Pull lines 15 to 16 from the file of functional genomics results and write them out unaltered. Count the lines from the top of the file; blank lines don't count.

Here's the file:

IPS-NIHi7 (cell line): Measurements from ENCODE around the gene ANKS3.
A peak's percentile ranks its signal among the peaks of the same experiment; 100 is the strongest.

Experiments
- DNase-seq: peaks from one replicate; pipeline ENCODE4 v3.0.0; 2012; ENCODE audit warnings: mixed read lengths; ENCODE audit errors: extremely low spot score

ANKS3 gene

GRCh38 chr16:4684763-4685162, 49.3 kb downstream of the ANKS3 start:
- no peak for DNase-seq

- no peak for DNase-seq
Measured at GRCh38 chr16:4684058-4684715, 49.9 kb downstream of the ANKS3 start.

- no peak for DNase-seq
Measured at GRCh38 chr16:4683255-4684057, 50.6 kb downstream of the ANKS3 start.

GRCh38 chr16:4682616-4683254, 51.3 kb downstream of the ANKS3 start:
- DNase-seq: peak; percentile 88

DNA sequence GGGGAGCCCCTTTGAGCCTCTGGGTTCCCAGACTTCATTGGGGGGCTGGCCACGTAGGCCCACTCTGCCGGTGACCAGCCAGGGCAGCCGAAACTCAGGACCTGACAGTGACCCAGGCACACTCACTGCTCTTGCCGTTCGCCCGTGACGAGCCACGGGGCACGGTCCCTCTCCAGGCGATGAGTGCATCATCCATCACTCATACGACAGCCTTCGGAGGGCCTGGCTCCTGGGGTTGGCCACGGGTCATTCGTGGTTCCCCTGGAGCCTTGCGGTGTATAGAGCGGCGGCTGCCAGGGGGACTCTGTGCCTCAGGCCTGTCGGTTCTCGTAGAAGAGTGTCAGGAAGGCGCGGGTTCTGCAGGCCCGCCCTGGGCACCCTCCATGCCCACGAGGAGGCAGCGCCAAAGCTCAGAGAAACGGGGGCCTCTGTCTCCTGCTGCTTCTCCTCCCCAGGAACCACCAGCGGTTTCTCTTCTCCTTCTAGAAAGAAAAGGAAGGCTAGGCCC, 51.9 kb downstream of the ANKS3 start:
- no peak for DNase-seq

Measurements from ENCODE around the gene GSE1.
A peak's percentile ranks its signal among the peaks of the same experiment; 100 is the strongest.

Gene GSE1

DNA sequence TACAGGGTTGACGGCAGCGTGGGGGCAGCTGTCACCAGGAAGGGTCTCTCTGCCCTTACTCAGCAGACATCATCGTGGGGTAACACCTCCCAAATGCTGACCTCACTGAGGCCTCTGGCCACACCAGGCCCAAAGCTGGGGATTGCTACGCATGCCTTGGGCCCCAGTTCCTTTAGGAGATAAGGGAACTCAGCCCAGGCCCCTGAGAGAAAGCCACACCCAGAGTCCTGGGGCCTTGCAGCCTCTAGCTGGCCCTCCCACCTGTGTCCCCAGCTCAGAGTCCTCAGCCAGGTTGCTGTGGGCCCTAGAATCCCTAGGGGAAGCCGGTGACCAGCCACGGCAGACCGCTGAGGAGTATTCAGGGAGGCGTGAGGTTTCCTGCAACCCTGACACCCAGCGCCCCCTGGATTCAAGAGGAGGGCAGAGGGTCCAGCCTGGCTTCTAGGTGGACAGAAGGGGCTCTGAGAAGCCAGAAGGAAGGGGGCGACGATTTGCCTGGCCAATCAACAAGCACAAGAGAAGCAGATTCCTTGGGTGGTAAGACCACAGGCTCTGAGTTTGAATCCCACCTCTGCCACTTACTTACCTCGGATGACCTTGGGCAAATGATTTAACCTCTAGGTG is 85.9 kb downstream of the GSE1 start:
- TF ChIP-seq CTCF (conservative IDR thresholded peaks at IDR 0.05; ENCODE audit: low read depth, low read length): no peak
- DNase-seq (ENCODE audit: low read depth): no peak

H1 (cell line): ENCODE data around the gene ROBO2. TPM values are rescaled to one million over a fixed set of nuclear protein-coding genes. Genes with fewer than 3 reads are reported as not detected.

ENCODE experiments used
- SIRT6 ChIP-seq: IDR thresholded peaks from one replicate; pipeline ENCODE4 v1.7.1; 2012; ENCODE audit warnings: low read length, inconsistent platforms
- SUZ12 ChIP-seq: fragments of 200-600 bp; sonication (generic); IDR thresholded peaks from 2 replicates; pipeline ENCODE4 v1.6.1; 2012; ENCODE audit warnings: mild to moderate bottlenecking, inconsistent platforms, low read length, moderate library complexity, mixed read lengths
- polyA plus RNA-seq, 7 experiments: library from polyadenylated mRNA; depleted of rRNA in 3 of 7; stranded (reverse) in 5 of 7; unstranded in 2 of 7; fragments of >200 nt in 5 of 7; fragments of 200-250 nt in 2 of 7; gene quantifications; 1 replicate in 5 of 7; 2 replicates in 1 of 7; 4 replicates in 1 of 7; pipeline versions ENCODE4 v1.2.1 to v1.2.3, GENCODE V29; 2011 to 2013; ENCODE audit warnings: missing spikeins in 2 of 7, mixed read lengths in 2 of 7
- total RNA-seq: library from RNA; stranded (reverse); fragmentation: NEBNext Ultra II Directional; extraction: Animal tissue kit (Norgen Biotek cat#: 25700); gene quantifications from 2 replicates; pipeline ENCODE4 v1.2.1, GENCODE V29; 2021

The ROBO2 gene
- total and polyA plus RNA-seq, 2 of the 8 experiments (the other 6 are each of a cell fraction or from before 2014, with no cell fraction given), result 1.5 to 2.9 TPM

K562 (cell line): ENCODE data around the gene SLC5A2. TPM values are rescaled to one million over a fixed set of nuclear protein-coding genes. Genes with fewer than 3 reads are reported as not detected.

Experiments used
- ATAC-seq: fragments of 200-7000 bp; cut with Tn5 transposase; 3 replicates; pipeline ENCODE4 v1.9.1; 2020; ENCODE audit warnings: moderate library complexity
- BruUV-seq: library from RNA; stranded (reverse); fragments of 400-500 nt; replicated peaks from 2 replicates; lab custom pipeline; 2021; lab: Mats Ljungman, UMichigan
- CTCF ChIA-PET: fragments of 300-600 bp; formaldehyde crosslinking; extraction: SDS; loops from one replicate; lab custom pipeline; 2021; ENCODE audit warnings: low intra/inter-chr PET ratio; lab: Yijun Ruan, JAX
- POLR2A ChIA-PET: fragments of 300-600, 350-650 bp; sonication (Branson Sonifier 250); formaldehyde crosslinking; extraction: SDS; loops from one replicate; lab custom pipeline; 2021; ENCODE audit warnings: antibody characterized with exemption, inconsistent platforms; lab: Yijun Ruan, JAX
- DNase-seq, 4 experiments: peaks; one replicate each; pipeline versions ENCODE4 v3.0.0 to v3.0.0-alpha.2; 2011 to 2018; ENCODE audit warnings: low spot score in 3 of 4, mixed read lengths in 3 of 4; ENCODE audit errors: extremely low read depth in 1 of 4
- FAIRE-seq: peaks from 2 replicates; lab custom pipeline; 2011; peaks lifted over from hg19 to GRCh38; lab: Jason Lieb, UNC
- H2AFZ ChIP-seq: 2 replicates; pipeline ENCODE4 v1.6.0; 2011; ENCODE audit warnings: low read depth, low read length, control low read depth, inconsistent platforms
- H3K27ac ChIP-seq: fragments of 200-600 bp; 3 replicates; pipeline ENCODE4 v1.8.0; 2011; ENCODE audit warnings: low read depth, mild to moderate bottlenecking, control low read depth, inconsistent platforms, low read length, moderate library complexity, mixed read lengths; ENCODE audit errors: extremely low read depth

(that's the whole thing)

- no peak for DNase-seq

Measurements from ENCODE around the gene GSE1.